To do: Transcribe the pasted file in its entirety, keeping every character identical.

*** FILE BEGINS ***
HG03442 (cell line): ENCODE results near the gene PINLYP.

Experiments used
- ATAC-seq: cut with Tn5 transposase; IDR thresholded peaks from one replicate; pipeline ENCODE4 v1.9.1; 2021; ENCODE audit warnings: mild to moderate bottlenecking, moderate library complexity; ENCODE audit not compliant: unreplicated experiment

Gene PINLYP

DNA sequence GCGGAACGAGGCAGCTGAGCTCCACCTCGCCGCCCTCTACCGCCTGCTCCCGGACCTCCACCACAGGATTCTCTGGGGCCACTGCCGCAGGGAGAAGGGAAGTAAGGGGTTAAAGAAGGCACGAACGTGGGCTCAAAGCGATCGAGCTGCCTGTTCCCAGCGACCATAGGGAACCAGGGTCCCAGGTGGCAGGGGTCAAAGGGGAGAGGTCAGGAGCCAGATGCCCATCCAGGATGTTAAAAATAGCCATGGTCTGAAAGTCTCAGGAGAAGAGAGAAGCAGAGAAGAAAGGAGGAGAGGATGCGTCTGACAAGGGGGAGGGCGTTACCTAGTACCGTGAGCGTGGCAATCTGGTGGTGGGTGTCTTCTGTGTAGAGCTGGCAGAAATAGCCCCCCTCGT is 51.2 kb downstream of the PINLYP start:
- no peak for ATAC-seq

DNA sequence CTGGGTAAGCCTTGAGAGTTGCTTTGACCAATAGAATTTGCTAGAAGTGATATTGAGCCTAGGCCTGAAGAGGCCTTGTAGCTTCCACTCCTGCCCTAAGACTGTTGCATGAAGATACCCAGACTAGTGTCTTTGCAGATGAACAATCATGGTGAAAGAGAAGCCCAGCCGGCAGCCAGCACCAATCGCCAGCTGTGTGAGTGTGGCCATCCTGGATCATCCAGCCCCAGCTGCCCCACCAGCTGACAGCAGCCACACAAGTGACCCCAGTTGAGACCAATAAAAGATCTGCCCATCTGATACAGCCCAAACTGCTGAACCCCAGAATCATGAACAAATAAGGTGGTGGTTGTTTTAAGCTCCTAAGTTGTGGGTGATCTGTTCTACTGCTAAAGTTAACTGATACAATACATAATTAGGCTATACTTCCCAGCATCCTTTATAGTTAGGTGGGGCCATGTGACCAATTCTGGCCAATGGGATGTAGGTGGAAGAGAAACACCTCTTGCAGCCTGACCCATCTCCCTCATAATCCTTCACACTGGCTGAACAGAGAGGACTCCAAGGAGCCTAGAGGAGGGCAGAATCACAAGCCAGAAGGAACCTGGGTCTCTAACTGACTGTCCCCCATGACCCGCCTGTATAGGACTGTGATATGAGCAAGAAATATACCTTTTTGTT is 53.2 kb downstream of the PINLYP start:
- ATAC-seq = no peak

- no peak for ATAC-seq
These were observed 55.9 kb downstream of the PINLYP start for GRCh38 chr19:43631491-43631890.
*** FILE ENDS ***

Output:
HG03442 (cell line): ENCODE results near the gene PINLYP.

Experiments used
- ATAC-seq: cut with Tn5 transposase; IDR thresholded peaks from one replicate; pipeline ENCODE4 v1.9.1; 2021; ENCODE audit warnings: mild to moderate bottlenecking, moderate library complexity; ENCODE audit not compliant: unreplicated experiment

Gene PINLYP

DNA sequence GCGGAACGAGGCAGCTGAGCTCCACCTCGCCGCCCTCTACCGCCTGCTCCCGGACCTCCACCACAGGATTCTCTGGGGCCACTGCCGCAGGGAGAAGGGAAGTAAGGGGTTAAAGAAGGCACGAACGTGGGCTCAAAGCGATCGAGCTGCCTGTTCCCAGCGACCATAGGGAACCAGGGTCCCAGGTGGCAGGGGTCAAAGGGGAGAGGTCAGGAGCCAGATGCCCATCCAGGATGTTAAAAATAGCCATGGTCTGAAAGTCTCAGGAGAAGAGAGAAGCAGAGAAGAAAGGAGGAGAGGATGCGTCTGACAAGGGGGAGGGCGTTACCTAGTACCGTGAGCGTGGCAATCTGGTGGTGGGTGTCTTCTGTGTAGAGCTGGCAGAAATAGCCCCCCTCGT is 51.2 kb downstream of the PINLYP start:
- no peak for ATAC-seq

DNA sequence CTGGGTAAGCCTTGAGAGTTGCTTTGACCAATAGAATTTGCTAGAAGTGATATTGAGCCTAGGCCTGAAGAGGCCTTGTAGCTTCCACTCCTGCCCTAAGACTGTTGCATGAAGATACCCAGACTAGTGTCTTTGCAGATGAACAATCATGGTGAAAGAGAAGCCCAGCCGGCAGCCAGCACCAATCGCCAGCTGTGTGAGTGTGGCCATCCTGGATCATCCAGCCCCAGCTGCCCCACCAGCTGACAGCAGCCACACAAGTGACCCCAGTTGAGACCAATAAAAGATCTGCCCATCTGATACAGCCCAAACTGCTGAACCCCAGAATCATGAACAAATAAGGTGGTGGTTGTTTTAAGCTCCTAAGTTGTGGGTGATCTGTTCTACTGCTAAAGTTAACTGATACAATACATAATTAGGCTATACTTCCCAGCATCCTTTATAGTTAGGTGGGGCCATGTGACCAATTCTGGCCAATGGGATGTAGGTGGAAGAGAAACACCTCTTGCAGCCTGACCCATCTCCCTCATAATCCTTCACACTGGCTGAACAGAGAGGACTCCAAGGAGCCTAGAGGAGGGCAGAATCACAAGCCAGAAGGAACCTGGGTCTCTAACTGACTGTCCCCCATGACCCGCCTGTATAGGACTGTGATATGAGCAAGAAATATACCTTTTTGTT is 53.2 kb downstream of the PINLYP start:
- ATAC-seq = no peak

- no peak for ATAC-seq
These were observed 55.9 kb downstream of the PINLYP start for GRCh38 chr19:43631491-43631890.